Common Problems in Stress Testing of Pharmaceutical Preparations
ISSN: 2329-9053
Journal of Molecular Pharmaceutics & Organic Process Research
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  • Editorial   
  • J Mol Pharm Org Process Res 2014, Vol 2(3): e117
  • DOI: 10.4172/2329-9053.1000e117

Common Problems in Stress Testing of Pharmaceutical Preparations

Monajjemzadeh F1* and Farjami A2
1Department of Pharmaceutical and Food Control, Faculty of Pharmacy, Tabriz University of Medical Sciences, Tabriz, Iran
2Student research committee, of Pharmacy, Tabriz University of Medical Sciences, Tabriz, Iran
*Corresponding Author: Monajjemzadeh F, Department of Pharmaceutical and Food Control, Faculty of Pharmacy, Tabriz University of Medical Sciences, Tabriz, Iran, Tel: +9841133392606, Fax: +9841133344798, Email: [email protected]

Received Date: Nov 25, 2014 / Accepted Date: Nov 27, 2014 / Published Date: Dec 02, 2014

Stress testing which is also called force degradation study is performed to evaluate the inherent stability of the drug substances and drug products and also to reveal the main degradation pathways as well as to introduce a stability indicating method. According to ICH guidelines identification of the degradation products are only limited to those which are similarly produced in accelerated conditions. Stress conditions are defined as oxidation, hydrolysis at various pH values and photolysis reactions [1-3] In the available guidelines for performing the stress tests, the details such as the type of suitable stresses and the amount of total degradation indicating the end of the experiment has not been mentioned. On the other hand the available information in the literature is contrary [2,4-10] but there is a very useful review in this area by Singh et al. [1]

In practice there are some problems and difficulties in performing the stress tests. One of the important and challenging subjects in hydrolytic stress conditions (acidic, alkali or neutral) is the reactant selection.

Analysts face with some problems like that which hydrolyzing agent is suitable and what concentration should be used and also how much the exposure time is to be used with these reactants?

This should be kept in mind that hydrolytic stress uses bot extreme pH values in aqueous media and elevated temperatures as stress conditions.

Herein different stress conditions have been summarized:

1-Acidic pH in hydrolytic stress is gained with hydrochloric acid or sulfuric acid at the concentrations of 0.1 and 1N respectively.

2- Basic pH is commonly provided using sodium hydroxide (0.1- 1N). It is less common to use potassium or ammonium hydroxide or a more concentrated sodium hydroxide solution.

3-Natural hydrolytic stress is performed in distilled water at room temperature or reflux condition.

4-The temperature range used in hydrolytic stress test is 40-110°C. A most common technique in this area is refluxing of the sample in the boiling point.

The temperature range in stress testing is almost wide, thus choice of appropriate temperature is consequential. In the first steps, when desired results is not achieved in the special studied temperature the analyst should decide on the extent of increments or decrement in the temperature to reach the desired results as well as suitable duration of the study. Considers should be made on the fact that the results are directly depended on the inherent stability characteristics of the drug molecule, i.e. some drugs show no degradation even at boiling temperature and for several weeks.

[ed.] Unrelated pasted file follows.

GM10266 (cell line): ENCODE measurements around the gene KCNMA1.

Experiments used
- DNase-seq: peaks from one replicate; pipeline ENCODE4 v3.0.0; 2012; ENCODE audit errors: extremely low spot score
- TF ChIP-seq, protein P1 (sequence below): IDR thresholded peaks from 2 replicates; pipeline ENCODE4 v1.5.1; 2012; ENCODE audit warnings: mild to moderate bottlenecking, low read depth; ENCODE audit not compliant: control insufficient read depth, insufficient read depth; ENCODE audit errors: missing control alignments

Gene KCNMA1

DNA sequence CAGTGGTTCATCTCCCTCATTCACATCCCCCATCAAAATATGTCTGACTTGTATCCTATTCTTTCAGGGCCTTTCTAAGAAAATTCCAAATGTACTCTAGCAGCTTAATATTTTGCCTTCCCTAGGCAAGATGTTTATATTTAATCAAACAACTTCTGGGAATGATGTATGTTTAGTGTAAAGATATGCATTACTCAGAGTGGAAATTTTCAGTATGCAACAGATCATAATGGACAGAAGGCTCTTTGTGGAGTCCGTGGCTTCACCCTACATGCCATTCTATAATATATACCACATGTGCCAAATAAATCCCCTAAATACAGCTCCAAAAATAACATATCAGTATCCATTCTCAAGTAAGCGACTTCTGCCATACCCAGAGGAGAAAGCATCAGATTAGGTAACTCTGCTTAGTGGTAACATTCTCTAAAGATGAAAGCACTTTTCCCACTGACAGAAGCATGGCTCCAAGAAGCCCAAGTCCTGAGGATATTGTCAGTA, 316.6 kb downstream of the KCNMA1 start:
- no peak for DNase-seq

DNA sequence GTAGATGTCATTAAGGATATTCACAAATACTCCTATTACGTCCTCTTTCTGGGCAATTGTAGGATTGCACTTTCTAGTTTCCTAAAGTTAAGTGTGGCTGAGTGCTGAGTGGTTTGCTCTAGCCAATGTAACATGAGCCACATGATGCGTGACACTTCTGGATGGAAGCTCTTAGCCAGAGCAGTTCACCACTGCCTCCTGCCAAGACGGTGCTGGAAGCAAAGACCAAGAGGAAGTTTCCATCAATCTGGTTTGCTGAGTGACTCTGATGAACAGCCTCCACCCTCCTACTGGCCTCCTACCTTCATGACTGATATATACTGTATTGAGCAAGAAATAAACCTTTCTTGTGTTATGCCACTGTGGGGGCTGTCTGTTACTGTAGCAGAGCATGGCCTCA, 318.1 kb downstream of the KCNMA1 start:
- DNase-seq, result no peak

5- The duration of test is as less as 5 minutes to a maximum of 2 months leading to total decomposition and or a minimum of 3% and a maximum of 70 % of drug molecule loss. Although there is no written instruction in this area but it is useful to reach to 20% loss in order to have a defined end point. Some drug molecules are too stable and even exaggerated stresses may only lead to trace losses.

6- Oxidation of drug molecule is performed in the aqueous solutions of H2O2 (1-30 %) and the most common condition is reached using 3% of hydrogen peroxide. In the oxidation stress, various temperatures are used from room temperature to reflux condition. It should be noted that, using a high concentration of reactant in minimum time period may change the reaction mechanism and may cause practical problems in direct injection to HPLC analyzing system [1]

There is another problem with Metal ions that catalyze oxidative reactions up to several thousand times and some of them even have been implicated in hydrolytic reactions and sometimes their presence in the test condition may lead to new degradation pathways [11]

7-In photolysis, drugs are exposed to short/long wavelength UV/ visible or fluorescent light, generally at room temperature, therefore type of light sources and lighting intensity, calibration of light source as well as period of exposure range from a few hours to several months should be considered to get a realistic description of a drug photo reactivity [12,13] UV light (254 nm) and or Fluorescent light is commonly utilized according to ICH photo stability guidelines.

8-Another problem is the concentration of drugs during stress conditions. The suggested concentration in different literature is 1 mg/ml-1 [5] but in some studies a concentration that is expected to be present in the final formulation is utilized in stress testing, because some polymeric degradation products are not formed at lower drug concentration [14].


Citation: Monajjemzadeh F, Farjami A (2014) Common Problems in Stress Testing of Pharmaceutical Preparations. J Mol Pharm Org Process Res 2: e117. Doi: 10.4172/2329-9053.1000e117

Copyright: ©2014 Monajjemzadeh F, et al. This is an open-access article distributed under the terms of the Creative Commons Attribution License, which permits unrestricted use, distribution, and reproduction in any medium, provided the original author and source are credited